In Saving Belief, Lynne Rudder-Baker takes to task one of the two central doctrines within reductionist/eliminativist (RE) philosophies of mind: the doctrine of folk-psychology as an empirical theory. This doctrine, put simply, states that what traditional philosophers take to be the very ‘stuff’ of the mind – propositional attitudes, for example – is a kind of empirical theory and framework used in every-day, common-sense interaction and prediction of behaviour. Paul Churchland defines it thus: Continue reading
– Sellars spends a good deal of time in his essay ‘Aristotelian Philosophies of Mind‘ critiquing said philosophies of mind on the grounds that they represent a prescientific way of thinking about intellect, cognition, etc. They’re simply outdated, Sellars seems to say (though his goal is more to elucidate when/how such ideas went wrong than to simply knock them around).
– I suspect that some of these critiques can be deflected if we distinguish between a scientific account of how (say) sensation works and a philosophical account of the nature of sensation, or what sensation is. James Madden notes in ‘Mind, Matter, Nature’, that it is the latter, not the former, which Aquinas is offering, and thus far from being refuted by our given psycho-physical understanding of the brain is open to really just about any empirical findings.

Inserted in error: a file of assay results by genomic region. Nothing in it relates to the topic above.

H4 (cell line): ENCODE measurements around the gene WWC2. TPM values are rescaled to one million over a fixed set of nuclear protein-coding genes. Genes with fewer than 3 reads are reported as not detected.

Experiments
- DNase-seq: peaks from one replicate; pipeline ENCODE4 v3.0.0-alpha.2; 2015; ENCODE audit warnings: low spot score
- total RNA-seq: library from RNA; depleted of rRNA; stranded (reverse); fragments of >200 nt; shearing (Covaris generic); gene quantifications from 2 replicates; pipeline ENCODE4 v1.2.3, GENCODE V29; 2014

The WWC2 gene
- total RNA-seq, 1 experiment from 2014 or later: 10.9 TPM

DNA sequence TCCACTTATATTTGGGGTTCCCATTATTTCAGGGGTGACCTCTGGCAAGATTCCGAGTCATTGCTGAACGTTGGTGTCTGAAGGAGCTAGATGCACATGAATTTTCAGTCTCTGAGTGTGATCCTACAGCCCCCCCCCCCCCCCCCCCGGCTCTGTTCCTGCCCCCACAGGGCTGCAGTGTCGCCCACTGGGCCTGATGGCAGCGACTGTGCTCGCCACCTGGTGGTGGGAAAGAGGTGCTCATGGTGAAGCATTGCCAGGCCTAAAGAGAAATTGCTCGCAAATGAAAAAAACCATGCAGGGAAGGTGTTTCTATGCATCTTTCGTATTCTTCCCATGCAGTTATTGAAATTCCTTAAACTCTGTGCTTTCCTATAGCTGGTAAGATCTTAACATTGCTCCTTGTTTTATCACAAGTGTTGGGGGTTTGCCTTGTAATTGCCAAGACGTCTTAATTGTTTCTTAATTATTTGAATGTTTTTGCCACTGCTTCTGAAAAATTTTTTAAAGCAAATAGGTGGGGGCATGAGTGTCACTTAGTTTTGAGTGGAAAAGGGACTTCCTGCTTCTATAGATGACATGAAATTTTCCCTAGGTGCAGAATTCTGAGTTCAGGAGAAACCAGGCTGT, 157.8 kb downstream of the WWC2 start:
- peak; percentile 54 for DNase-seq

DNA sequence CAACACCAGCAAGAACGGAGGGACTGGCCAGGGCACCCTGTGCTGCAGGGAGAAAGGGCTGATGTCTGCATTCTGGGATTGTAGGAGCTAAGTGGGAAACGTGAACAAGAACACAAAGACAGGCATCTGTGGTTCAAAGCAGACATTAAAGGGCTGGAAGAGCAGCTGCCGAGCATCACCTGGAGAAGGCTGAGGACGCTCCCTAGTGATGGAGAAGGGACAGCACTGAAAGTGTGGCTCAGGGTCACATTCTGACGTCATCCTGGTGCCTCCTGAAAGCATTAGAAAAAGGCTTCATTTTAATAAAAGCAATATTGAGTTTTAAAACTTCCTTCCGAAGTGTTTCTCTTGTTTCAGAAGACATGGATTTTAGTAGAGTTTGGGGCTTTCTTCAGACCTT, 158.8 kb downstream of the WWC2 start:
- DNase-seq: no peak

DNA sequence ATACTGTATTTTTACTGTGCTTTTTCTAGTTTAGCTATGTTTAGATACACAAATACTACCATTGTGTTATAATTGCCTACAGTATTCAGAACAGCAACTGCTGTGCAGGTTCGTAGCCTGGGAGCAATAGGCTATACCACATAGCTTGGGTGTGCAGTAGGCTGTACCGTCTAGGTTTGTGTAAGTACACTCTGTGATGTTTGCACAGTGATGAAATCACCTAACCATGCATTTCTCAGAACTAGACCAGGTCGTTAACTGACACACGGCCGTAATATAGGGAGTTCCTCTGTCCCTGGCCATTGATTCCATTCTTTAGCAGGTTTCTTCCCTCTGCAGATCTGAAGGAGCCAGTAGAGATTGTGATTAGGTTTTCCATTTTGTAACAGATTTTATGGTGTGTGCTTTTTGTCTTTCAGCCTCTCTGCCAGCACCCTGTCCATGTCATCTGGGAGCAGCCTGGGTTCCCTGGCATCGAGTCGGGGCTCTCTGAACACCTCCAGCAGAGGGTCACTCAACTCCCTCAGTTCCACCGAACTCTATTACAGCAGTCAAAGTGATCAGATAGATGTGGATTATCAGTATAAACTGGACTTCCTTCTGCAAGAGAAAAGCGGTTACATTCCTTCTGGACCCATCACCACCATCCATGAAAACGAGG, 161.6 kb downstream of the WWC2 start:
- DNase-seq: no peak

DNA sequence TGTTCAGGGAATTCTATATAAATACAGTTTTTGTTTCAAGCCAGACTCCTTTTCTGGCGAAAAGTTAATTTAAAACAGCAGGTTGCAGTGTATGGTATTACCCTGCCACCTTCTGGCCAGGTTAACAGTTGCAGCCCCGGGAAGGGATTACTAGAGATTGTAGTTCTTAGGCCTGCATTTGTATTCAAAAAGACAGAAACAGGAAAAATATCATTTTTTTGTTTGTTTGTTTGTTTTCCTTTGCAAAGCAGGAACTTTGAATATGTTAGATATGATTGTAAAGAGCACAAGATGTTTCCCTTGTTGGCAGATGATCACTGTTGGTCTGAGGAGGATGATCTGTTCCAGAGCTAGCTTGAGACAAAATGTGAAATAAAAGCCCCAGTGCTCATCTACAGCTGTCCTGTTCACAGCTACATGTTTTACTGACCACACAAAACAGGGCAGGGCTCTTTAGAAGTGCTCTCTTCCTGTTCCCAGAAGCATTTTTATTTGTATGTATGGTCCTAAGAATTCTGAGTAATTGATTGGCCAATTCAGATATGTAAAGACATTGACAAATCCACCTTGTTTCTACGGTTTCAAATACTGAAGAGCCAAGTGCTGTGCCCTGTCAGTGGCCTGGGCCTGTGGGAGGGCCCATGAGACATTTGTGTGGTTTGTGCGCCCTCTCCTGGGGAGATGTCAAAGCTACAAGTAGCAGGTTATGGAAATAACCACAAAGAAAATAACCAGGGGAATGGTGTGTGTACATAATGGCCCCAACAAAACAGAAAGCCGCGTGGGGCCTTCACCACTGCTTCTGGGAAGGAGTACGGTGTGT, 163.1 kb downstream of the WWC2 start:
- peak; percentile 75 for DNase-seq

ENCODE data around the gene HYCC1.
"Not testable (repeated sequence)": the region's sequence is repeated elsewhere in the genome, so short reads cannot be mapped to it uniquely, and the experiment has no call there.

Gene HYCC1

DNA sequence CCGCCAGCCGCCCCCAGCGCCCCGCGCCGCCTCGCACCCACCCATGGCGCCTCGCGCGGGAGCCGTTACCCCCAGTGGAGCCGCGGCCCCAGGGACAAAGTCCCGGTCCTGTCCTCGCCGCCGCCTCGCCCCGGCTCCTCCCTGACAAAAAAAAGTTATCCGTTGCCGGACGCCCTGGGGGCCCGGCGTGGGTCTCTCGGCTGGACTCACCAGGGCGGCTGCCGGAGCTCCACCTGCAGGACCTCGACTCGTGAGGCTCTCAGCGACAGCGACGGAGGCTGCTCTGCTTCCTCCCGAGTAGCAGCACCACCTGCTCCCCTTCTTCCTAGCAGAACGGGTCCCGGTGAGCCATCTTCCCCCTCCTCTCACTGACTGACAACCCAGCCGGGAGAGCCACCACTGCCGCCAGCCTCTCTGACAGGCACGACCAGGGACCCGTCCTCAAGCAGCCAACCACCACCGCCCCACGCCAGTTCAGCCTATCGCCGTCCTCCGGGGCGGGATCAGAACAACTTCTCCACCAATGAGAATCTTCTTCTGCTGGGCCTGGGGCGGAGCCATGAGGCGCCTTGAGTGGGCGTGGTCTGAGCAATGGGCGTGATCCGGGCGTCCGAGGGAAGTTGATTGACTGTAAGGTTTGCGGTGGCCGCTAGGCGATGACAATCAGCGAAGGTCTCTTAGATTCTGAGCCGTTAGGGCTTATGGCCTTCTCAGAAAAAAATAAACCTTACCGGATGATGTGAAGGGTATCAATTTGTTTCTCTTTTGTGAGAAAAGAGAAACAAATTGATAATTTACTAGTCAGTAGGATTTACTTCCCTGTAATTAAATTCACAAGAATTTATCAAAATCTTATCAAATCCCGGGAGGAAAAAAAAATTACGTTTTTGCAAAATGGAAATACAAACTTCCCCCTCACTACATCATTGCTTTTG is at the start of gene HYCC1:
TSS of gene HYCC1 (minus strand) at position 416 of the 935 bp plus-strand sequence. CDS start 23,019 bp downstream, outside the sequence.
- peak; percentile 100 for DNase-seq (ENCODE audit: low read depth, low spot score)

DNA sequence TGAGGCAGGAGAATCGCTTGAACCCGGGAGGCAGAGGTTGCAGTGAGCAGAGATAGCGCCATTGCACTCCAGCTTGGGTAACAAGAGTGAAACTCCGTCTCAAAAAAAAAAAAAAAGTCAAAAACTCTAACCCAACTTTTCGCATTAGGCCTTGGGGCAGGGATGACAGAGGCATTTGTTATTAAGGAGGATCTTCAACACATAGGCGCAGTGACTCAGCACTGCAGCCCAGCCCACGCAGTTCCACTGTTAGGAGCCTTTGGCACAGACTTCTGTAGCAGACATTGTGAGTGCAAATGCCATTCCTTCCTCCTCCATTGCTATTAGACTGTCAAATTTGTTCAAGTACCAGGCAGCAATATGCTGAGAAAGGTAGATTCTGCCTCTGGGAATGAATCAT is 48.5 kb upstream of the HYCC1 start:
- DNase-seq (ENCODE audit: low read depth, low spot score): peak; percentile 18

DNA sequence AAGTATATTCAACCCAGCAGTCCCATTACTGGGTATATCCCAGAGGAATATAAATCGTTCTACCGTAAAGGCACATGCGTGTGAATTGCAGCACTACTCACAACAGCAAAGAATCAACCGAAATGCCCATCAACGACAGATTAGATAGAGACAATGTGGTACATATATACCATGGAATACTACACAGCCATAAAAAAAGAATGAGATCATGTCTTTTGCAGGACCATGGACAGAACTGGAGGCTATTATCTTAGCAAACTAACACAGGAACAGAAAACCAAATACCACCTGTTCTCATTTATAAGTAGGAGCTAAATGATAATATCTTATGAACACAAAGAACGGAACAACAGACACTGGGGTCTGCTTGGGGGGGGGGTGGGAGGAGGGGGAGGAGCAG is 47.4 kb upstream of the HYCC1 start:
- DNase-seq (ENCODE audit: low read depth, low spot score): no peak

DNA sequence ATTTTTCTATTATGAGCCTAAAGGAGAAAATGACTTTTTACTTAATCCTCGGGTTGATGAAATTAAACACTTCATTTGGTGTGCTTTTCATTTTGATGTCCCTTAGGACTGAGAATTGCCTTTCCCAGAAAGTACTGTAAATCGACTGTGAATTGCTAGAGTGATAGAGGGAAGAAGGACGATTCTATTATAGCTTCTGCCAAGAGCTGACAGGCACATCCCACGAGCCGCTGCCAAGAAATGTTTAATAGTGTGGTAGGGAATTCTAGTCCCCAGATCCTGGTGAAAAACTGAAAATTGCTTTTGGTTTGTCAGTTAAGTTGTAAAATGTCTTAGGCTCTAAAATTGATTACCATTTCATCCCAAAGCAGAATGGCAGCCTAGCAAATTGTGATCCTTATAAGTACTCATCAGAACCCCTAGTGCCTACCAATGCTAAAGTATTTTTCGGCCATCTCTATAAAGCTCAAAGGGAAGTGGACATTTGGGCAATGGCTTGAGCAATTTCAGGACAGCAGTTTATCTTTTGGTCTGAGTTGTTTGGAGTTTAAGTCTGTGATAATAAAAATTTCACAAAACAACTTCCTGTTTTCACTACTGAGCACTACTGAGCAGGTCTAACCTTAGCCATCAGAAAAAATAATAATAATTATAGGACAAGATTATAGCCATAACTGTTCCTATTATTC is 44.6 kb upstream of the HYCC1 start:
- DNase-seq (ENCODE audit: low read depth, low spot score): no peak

– Put another way, Aquinas’ account of sensation as caused by physical impressions on our organs from which the forms are abstracted by the intellect into a formal identity between the knower and known isn’t a play-by-play description of the physiology of the brain – if this were so, than this would be a rather easily refutable theory (to use Sellars example, if this account were a scientific account of what cognition is, then if I thought of a lion, I would have to have a lion in my brain and in my eye! Easily refutable would be an understatement) Aquinas’ account of the mind may jive more easily with this or that empirical finding, but on its own its simply a category mistake to take it as an empirical account of cognition or sensation.
– A case in point would be in Sellars’ closing, where he cites findings in the empirical science of the brain against the existence of the active intellect (and as it happens, I think the passive/active intellect can map very well onto contemporary accounts of cognition).
– Madden also points out, keeping with the theme above, that the accusation of being prescientific is absolutely correct if the Thomistic philosophy of nature (form, matter, etc) is taken to be an account of the conduct of science – Madden affirms that when it comes to the empirical sciences, it is indeed a proper methodology to exclude things like form, final cause, etc. These are concepts which serve as the ground of the empirical sciences – the nature of physical law, change, etc. This being the case, Sellars’ objections lose some force, since what he’s critiquing as being a prescientific kind of empirical science is in fact a more fundamental consideration.